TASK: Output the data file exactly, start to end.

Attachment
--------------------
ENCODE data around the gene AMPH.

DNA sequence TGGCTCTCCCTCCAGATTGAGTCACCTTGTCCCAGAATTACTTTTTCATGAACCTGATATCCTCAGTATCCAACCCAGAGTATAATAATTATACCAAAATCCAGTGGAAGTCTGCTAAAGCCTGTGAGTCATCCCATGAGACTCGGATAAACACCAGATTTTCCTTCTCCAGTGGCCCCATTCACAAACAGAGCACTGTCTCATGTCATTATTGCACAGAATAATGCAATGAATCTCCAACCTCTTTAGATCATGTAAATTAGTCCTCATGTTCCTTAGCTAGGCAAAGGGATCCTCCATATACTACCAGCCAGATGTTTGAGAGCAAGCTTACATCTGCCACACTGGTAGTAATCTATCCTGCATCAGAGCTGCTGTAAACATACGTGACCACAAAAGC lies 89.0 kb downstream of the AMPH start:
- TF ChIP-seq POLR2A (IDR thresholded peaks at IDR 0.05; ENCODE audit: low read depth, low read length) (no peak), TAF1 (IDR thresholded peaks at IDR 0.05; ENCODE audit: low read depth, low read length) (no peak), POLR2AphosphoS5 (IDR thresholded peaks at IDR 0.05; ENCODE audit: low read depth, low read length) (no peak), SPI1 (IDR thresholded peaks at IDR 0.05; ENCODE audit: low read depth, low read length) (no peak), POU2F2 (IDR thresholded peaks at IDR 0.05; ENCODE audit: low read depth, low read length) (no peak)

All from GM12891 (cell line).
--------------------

ENCODE data around the gene AMPH.

DNA sequence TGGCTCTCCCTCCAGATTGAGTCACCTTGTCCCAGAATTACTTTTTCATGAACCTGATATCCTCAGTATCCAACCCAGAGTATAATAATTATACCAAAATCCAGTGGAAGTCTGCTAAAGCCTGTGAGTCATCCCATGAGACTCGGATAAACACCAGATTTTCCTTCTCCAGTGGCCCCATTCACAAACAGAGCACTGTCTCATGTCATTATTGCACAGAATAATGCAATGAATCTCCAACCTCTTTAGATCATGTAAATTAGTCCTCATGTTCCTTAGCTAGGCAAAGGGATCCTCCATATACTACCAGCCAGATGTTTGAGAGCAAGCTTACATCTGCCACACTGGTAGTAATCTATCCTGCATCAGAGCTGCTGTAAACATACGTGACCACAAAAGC lies 89.0 kb downstream of the AMPH start:
- TF ChIP-seq POLR2A (IDR thresholded peaks at IDR 0.05; ENCODE audit: low read depth, low read length) (no peak), TAF1 (IDR thresholded peaks at IDR 0.05; ENCODE audit: low read depth, low read length) (no peak), POLR2AphosphoS5 (IDR thresholded peaks at IDR 0.05; ENCODE audit: low read depth, low read length) (no peak), SPI1 (IDR thresholded peaks at IDR 0.05; ENCODE audit: low read depth, low read length) (no peak), POU2F2 (IDR thresholded peaks at IDR 0.05; ENCODE audit: low read depth, low read length) (no peak)

All from GM12891 (cell line).